Monday Memo 8/20/18

The Monday Memo

August 20, 2018                                                                           PITT DPT STUDENTS


What do I do after PT school?

As a 2nd-year Physical Therapy student, you can not help but wonder, “what am I going to do after I graduate?” This thought crosses my mind more than it should, probably at least once per day, and my decision changes just as frequently. While it may make the final decision more difficult, Physical Therapists are fortunate to work in a field that offers such a variety of settings and opportunities. There are many variables that contribute to this decision including but not limited to, the level of compensation, the geographical area, the frequency of opportunities for promotion, the work environment, and arguably most important, finding the setting that interests you most. Below, I am going to discuss a few options that I have looked into, as well as, offer some resources to further inspect them yourself. Please keep in mind that this is not an exhaustive list of options, but some that I have come across during my search.
The first option and probably most well known is getting hired into a permanent job in an outpatient clinic or inpatient setting. Most people can quickly decide between inpatient or outpatient, but once this choice is made there are a variety of options within each. Below are some of the options available:
  • Outpatient Clinic – Offers services to more independent and medically stable patients, including orthopedic, neurological, and cardiovascular interventions
  • Inpatient – Hospital (neurological, cardiac, cardiothoracic, intensive care unit), skilled nursing facility, inpatient rehabilitation, long-term acute care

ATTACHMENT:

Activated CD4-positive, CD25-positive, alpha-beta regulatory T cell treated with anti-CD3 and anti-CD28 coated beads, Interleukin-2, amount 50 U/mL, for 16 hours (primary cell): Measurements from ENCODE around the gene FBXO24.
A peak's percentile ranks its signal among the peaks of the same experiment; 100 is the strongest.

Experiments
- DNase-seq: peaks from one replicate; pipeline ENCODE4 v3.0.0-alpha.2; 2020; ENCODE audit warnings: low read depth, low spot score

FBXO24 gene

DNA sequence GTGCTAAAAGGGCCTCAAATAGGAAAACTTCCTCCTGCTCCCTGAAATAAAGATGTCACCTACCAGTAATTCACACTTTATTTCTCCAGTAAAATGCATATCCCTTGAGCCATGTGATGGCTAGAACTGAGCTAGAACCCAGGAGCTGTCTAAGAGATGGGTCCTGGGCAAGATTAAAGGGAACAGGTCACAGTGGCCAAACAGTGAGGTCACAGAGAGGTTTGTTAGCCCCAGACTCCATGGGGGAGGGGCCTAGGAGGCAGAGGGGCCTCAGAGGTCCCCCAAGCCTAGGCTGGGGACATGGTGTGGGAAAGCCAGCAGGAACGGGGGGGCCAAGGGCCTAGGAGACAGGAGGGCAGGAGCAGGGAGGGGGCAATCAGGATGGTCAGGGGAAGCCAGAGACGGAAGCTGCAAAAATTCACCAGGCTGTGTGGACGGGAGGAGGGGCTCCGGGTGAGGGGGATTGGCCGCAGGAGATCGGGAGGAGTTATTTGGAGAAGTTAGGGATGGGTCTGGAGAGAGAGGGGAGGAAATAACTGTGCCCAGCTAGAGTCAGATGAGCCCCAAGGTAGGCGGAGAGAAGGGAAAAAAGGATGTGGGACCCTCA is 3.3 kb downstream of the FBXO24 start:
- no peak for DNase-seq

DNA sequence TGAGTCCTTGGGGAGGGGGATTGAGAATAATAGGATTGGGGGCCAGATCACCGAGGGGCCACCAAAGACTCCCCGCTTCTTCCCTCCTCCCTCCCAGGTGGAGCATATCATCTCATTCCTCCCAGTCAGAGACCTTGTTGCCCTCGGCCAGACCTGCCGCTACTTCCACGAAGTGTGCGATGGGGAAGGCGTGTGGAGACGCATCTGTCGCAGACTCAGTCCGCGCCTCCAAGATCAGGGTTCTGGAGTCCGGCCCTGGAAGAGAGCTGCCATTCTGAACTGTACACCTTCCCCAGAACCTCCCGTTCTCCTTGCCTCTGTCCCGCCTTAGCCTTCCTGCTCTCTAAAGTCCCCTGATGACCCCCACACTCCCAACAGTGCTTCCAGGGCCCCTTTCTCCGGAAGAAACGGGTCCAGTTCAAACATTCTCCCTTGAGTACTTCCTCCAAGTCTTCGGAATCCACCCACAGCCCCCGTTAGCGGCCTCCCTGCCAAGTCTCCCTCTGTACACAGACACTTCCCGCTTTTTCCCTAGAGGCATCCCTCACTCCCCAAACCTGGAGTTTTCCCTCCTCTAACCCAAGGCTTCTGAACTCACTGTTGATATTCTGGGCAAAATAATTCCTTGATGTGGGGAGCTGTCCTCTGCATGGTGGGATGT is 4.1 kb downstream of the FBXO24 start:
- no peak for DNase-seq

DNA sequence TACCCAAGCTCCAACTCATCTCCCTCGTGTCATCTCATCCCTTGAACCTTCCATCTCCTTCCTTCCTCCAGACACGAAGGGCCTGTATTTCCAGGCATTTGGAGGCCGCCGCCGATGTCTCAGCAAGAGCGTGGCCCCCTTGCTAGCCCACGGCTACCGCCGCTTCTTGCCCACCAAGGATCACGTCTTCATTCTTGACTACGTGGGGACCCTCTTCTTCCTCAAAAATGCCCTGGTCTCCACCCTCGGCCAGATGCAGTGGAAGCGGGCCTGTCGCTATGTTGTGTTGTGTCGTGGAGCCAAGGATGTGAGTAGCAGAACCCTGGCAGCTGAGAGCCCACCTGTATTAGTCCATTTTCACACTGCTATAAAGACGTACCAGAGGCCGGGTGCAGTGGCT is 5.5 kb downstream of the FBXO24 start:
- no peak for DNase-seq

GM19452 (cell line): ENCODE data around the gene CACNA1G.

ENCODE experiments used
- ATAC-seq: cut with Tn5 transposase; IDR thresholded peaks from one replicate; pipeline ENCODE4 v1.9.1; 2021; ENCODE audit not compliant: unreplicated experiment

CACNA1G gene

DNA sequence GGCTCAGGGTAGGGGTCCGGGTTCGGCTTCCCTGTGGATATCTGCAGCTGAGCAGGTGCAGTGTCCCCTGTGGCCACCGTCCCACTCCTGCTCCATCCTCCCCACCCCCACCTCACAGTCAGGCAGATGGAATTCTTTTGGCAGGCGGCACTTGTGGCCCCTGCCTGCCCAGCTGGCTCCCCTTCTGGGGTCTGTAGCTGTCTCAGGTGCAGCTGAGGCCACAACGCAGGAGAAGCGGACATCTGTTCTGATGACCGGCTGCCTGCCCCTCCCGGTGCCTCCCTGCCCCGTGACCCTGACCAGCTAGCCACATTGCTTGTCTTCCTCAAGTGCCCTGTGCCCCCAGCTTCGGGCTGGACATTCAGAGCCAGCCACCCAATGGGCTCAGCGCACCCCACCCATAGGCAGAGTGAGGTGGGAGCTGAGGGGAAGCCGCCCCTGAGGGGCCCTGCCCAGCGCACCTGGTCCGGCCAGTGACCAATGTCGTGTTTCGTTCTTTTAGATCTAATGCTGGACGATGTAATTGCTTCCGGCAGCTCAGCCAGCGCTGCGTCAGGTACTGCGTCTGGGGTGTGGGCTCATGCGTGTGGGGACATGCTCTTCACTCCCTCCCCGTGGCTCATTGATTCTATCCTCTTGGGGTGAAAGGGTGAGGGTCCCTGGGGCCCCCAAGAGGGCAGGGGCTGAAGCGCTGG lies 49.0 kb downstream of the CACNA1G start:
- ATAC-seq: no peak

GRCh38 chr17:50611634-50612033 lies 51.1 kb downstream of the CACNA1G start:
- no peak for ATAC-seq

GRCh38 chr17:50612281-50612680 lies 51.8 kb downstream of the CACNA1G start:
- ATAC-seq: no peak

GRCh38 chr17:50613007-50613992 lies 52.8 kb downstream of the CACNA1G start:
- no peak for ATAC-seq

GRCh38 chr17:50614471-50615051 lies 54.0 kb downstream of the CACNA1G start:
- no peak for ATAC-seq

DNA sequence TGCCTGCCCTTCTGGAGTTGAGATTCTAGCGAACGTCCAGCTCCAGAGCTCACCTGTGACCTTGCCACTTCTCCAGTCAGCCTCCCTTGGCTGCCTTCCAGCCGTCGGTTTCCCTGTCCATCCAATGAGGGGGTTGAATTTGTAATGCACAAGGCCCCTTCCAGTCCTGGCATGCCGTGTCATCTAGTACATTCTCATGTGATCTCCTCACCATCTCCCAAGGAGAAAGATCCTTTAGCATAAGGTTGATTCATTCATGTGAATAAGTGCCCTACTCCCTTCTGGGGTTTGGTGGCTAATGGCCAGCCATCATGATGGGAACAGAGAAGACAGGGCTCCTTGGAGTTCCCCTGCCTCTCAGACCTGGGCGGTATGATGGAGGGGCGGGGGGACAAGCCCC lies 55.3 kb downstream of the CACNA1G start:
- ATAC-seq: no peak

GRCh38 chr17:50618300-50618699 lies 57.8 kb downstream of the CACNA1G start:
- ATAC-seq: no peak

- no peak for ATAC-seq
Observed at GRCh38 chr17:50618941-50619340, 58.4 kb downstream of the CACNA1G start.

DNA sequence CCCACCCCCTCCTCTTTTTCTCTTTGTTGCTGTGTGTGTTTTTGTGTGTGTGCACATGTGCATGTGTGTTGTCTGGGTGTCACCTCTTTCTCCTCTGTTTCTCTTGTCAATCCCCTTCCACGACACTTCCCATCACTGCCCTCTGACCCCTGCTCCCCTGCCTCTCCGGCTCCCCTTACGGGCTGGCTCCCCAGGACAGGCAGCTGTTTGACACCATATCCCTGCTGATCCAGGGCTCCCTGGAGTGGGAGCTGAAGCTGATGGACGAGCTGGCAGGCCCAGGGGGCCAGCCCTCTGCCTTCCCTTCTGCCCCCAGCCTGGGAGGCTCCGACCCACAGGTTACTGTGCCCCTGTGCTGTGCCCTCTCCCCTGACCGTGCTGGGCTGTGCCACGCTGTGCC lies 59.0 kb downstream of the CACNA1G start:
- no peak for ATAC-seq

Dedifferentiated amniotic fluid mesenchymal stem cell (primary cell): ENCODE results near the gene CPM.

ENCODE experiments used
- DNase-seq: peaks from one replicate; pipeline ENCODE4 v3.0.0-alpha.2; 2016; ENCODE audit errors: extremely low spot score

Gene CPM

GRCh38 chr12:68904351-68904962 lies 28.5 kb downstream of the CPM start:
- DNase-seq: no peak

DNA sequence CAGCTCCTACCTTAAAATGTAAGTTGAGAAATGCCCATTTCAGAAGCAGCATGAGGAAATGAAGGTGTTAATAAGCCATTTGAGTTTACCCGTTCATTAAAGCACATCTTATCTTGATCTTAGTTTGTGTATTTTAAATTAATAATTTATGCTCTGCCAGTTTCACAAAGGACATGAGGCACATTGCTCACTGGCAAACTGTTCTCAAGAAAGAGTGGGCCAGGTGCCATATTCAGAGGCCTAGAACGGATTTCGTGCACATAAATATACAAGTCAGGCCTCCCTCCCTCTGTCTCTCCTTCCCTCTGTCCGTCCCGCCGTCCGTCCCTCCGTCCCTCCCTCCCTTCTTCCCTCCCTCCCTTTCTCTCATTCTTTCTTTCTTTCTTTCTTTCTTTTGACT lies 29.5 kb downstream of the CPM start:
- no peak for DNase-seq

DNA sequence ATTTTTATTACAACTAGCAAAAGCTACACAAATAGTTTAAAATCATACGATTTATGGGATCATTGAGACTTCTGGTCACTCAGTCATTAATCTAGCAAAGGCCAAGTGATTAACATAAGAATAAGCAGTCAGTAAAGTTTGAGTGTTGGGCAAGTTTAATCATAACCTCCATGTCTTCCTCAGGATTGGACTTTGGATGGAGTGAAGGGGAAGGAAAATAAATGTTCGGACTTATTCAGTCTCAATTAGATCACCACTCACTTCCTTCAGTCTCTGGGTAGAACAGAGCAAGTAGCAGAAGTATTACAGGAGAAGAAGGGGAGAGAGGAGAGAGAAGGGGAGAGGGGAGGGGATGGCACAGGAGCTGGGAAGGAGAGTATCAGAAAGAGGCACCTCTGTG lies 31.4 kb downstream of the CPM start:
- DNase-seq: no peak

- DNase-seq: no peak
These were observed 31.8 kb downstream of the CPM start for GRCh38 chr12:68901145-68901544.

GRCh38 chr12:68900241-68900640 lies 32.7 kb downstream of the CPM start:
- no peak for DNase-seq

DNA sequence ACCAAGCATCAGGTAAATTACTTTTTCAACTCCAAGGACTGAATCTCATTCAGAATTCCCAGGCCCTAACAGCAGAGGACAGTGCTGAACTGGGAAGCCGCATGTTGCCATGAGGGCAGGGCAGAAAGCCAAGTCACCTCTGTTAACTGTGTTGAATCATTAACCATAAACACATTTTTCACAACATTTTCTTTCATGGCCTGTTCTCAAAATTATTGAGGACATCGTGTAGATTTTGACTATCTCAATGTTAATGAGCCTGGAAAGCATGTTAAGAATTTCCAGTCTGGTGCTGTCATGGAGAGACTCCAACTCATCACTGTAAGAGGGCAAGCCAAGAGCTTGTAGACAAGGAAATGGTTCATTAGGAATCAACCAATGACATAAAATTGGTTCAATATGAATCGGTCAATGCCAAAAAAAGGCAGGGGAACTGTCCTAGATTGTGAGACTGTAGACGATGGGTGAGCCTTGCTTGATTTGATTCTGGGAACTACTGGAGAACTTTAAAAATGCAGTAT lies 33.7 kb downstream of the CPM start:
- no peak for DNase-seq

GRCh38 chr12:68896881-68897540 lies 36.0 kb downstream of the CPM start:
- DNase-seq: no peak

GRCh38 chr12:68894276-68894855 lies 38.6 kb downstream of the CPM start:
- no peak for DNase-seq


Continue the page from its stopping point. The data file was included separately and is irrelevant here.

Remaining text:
Also, something common in all settings of physical therapy is the difference in compensation per state. Each state has a different range of salary based on a multitude of factors. Here is a graphic from 2015 from breaking down the pay for each state.
Second, an option that I have heavily considered, is going into travel physical therapy. Travel PT is essentially working contract to contract, typically lasting around 13 weeks, for different clinics on an as-needed basis. Luckily, there are established companies that you as a clinician can work through that find openings in clinics that you are willing to work in. Some of the benefits of travel PT include pay that may be significantly higher than a permanent position, per firm payment, exposure to multiple clinics, and ability to work in different demographics. Here Host Healthcare breaks down some points to focus on when considering travel PT.
Finally, another option that I have considered is completing a Physical Therapy Residency. My interests lie in Sports Medicine and orthopedic physical therapy, but there are residency programs offered in many settings. Completing a residency is beneficial for improving your skills as a clinician and can be a quicker way to become specialized in an area. Typically, a residency program is between 18-24 months and has a set curriculum that you will complete during your time there. Most programs include carrying a caseload throughout the week, completing a set amount of credits during your time in the program, involvement as a teaching assistant at a university or within a Doctor of Physical Therapy Program, and attending rounds on a weekly or monthly basis. Some programs also require participation in research, but that varies depending on the program. Below is a link to a directory for all accredited residency programs. You can follow the link to each program to get more info about the specific requirements.
Always remember, whatever setting you choose is not set in stone. It is possible to be fluid throughout multiple settings during your career. Find the area that currently interests you the most, and work to the best of your abilities to help patients in need.
– Jim Tersak, SPT CSCS
August 20, 2018 |

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